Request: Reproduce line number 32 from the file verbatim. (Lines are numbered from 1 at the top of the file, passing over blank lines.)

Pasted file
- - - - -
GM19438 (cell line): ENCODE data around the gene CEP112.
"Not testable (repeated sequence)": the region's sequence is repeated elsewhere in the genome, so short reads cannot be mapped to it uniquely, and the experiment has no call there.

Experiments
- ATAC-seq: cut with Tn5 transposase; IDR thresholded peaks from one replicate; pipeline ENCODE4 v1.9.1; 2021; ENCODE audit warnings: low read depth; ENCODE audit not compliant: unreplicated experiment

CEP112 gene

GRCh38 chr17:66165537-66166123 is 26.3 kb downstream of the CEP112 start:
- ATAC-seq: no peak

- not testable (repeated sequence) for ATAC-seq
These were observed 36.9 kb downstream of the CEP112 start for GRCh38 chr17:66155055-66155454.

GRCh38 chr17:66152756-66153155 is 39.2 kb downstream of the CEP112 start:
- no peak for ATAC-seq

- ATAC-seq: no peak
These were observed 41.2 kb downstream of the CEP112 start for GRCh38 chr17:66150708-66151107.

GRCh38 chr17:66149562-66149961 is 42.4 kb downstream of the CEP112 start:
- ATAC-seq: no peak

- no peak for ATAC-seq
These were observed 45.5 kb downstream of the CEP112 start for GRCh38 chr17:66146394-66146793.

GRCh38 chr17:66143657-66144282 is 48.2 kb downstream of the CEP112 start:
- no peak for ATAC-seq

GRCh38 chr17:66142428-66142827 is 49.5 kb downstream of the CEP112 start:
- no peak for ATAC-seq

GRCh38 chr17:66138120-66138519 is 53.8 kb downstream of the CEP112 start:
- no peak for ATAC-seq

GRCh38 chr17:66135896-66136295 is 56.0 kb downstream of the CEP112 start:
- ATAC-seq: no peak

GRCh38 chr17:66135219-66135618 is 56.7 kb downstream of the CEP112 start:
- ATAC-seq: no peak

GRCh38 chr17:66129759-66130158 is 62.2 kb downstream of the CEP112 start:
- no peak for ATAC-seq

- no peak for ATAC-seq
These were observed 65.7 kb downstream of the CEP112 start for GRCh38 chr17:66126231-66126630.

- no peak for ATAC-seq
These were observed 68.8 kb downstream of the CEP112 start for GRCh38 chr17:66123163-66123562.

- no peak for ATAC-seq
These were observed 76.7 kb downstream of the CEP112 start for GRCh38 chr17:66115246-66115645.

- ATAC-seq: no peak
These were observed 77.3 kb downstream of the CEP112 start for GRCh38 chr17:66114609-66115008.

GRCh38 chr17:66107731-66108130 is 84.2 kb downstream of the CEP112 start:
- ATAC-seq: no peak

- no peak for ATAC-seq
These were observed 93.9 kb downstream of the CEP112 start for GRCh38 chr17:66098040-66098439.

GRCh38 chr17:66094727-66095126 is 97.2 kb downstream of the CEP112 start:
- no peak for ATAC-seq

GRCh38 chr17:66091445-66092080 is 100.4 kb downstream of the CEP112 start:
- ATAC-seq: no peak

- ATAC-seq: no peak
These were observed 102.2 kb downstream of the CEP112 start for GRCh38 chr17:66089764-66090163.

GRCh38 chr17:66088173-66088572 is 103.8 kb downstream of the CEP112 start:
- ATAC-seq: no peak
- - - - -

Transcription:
- no peak for ATAC-seq